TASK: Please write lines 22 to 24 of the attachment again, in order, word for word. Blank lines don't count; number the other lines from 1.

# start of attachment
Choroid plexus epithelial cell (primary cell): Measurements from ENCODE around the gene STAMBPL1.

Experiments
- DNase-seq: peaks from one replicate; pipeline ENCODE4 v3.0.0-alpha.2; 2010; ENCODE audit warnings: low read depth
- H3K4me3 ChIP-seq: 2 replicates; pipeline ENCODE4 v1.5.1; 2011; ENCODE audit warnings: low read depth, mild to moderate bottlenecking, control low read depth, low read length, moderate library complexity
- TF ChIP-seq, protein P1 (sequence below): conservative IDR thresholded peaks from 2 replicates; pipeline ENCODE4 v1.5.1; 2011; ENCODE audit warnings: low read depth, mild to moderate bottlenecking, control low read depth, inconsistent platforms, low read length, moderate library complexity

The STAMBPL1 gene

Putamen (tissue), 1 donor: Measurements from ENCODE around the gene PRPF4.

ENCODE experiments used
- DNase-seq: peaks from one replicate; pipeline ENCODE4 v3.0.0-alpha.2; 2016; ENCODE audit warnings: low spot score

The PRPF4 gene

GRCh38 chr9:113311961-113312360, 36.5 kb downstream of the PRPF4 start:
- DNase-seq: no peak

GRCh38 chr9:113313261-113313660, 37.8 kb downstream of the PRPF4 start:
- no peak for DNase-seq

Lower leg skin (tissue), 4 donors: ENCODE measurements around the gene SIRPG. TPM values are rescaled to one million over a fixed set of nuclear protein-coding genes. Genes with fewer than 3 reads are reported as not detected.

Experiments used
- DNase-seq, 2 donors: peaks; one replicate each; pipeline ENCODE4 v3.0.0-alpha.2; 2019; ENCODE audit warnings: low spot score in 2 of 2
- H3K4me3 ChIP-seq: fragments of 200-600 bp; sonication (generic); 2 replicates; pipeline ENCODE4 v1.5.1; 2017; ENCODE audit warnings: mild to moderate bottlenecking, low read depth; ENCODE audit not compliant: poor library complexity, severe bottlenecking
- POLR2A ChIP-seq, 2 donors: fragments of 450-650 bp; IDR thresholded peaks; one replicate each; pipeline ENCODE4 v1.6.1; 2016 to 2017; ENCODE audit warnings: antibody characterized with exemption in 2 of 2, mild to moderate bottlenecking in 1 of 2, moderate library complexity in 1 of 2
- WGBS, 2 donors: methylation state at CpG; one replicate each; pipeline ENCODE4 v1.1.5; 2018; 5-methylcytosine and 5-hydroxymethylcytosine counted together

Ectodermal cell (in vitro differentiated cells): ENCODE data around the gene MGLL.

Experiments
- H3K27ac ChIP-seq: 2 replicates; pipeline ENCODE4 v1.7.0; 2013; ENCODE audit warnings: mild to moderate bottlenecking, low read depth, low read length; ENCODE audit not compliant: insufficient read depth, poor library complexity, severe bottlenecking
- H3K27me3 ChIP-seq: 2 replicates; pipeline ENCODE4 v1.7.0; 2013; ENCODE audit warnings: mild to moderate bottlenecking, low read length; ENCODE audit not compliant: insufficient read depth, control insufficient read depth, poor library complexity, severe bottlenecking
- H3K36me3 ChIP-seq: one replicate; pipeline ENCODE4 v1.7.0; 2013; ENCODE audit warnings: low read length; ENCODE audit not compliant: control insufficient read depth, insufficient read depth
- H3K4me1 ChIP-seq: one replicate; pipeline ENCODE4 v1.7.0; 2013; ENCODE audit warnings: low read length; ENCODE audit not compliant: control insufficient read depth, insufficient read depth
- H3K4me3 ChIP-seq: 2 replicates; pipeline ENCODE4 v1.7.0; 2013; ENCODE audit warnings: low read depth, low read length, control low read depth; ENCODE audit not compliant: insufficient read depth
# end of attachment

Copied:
Experiments
- H3K27ac ChIP-seq: 2 replicates; pipeline ENCODE4 v1.7.0; 2013; ENCODE audit warnings: mild to moderate bottlenecking, low read depth, low read length; ENCODE audit not compliant: insufficient read depth, poor library complexity, severe bottlenecking
- H3K27me3 ChIP-seq: 2 replicates; pipeline ENCODE4 v1.7.0; 2013; ENCODE audit warnings: mild to moderate bottlenecking, low read length; ENCODE audit not compliant: insufficient read depth, control insufficient read depth, poor library complexity, severe bottlenecking